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Private Sector Credit in Uganda on steady rise-new report

The growth in Private Sector Credit (PSC) in Uganda has been on a sustained gradual increase since August 2020, reflecting the lower cost of borrowing following the easing of monetary policy by Bank of Uganda (BoU), a new State of the Economy Report says. Total PSC grew by 10.1 percent in Feb-21, up from 6.7 percent in August 2020.

 According to the report, annual growth in the stock of Private sector credit (PSC) grew on average by 8.9 percent in the quarter to April 2021 mainly on account of the rebound in economic activity. The average year-on-year growth in the stock of PSC (net of capitalized interest) averaged 9.5 percent in the quarter to April 2021, up from 8.2 percent in the quarter to January 2021.

“Capitalized interest was a net repayment of Shs.114.9 billion in the quarter to April 2021 compared to a net build-up of 290.5 billion in the quarter to January 2021 reflective of reduced uptake coupled with increased redemptions of obligations under the credit relief. As at the end of March 2021, the restructured loans under BoU’s COVID-19 credit relief measures amounted to Shs. 6.6 trillion of which Shs. 3.7 trillion remain outstanding.”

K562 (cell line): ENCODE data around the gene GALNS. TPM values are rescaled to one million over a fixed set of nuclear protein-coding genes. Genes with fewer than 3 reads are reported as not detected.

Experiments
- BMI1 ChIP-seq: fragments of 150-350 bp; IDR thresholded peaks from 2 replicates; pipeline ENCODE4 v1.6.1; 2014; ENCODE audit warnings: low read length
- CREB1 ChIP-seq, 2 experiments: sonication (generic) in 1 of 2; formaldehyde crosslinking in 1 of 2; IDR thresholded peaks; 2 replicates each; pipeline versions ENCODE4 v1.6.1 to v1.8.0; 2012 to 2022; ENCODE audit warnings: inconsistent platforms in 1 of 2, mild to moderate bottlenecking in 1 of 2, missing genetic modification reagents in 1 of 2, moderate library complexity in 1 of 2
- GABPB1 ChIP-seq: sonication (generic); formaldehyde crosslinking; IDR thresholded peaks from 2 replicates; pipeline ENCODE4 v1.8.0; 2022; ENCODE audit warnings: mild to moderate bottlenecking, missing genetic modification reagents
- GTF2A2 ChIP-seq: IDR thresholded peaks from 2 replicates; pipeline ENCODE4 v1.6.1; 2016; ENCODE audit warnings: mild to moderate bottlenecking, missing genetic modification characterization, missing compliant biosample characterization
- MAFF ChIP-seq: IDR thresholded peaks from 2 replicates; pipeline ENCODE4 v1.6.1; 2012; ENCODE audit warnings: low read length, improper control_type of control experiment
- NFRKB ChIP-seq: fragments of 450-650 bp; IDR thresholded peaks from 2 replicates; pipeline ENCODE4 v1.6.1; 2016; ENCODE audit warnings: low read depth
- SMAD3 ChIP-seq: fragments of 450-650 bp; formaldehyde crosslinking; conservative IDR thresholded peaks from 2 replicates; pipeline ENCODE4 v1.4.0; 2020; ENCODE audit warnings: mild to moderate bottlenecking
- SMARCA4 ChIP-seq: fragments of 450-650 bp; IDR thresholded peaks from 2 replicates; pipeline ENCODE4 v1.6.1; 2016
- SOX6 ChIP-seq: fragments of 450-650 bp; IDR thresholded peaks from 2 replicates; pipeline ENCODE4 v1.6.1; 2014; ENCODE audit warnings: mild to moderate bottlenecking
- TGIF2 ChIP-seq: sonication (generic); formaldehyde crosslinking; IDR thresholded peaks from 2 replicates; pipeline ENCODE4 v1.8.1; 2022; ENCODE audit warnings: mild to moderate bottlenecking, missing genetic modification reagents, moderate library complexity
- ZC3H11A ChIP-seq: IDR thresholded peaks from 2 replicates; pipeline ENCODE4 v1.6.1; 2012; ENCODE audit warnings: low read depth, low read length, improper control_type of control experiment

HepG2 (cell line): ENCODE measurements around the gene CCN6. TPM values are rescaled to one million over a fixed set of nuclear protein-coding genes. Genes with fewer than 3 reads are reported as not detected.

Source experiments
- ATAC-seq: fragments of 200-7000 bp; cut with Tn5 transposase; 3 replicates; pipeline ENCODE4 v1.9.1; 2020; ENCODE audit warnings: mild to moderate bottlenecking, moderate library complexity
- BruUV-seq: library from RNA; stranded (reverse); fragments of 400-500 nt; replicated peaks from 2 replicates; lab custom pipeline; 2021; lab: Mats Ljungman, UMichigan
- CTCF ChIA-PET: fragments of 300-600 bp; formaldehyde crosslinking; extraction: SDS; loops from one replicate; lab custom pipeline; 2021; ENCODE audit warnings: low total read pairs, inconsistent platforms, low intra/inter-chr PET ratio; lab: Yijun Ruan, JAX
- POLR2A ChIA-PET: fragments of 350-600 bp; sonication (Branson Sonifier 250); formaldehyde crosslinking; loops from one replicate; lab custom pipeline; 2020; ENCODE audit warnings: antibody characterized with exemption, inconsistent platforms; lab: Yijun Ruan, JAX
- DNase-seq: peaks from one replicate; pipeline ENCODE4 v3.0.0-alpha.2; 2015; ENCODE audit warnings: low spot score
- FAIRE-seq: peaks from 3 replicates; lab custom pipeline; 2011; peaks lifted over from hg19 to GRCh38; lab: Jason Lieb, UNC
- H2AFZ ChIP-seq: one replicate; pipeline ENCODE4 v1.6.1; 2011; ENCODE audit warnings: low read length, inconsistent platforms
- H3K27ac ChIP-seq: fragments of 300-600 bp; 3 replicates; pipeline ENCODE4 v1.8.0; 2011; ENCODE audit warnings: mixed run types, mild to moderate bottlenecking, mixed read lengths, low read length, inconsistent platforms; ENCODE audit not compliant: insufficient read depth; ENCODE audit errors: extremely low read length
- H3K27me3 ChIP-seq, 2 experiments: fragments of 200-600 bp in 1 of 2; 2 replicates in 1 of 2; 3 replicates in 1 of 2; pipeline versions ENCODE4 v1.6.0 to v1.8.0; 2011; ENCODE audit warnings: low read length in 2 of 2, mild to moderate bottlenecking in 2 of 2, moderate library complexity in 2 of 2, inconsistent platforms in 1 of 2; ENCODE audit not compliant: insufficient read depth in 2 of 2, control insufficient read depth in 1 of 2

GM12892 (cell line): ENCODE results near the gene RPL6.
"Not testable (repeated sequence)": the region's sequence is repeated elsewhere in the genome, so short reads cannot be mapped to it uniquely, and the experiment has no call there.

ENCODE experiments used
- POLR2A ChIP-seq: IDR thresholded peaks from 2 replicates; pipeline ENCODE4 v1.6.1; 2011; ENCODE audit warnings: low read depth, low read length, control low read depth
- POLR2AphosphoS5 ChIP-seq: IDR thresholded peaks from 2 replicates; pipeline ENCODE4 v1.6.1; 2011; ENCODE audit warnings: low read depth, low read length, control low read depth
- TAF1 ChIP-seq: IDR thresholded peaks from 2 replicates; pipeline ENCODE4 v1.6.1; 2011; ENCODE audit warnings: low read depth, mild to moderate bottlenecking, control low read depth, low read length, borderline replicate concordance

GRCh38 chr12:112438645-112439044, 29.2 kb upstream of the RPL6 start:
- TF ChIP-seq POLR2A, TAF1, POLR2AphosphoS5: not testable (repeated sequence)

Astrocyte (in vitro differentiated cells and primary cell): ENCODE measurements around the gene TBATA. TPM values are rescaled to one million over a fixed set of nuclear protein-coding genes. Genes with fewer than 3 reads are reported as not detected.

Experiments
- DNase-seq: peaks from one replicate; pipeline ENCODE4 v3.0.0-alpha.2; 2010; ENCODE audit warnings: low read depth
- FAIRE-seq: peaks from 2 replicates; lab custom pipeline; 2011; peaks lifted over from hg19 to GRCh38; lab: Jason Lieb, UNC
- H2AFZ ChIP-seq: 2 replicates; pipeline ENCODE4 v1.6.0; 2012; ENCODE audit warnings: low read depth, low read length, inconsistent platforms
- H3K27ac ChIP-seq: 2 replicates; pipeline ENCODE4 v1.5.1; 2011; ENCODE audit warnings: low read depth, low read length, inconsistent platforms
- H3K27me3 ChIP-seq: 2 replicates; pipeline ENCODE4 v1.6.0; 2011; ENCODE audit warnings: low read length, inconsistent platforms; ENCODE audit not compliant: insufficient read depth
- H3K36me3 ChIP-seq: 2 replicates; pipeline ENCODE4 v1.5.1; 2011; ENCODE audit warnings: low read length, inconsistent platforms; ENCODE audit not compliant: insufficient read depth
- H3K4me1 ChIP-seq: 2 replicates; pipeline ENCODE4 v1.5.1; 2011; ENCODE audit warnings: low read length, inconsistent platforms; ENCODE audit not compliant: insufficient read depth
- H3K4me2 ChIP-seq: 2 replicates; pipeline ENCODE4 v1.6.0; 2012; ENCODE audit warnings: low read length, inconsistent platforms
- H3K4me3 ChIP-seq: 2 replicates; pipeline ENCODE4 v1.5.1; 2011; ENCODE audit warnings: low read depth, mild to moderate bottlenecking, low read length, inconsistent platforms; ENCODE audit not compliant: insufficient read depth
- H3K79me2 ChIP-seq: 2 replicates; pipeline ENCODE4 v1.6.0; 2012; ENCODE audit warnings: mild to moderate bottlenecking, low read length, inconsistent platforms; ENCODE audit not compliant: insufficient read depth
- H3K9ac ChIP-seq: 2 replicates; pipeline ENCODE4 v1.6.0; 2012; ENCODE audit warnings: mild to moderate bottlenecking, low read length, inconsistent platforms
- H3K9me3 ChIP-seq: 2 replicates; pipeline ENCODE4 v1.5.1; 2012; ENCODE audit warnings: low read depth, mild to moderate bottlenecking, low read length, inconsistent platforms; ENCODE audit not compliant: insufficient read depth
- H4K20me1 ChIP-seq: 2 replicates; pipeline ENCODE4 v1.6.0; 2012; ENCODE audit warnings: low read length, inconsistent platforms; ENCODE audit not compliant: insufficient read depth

It says the reduction in capitalized interest is likely to lower banks’ risk aversion and support credit growth going forward.

It adds that foreign currency lending is likely to be supported by the exchange rate appreciation observed in the recent period. Net of exchange rate valuation changes, the annual growth in the stock of PSC was 10.1 percent year-on-year in the quarter to April 2021.

“However, the likely impact of the new Covid-19 strain and… a second wave of the pandemic pose downside risks to credit growth. Notably in April 2021, annual PSC growth fell to 7.0 percent from 9.7 percent in March 2021 partly driven by a reduction in credit supply due to increased risk aversion by lenders. It is likely that the risk aversion will prevail in the short-term, while in the medium to long-term, credit growth will be dependent on the pace of economic recovery.”

Credit growth was majorly driven by personal loans and manufacturing sectors, which grew by 10.2 percent and 12 percent respectively relative to 8.0 percent and 9.9 percent in the previous quarter. However, average annual credit growth to the agriculture and building, mortgage, construction & real estate grew lower by, 5.2 percent and 9.1 percent respectively in the quarter ending April 2021, compared to, 8.0 percent and 9.9 percent.

Lending to the trade and business sectors continues to remain subdued due to the adverse effects of the pandemic, growing on average at3.7 percent and -0.4 percent respectively, relative to -2.9 percent and 6.9 percent.

 Lending interest rates

Commercial banks’ lending to households and businesses, which is largely determined by lending interest rates, is an important channel through which monetary policy affects the real economy. Lending rates have declined gradually over the first half of the FY 2020/21, reflecting an accommodative monetary policy stance. From 20.9 percent in July 2020, commercial banks’ lending interest rates on shilling loans declined to 17.1 percent in December 2020.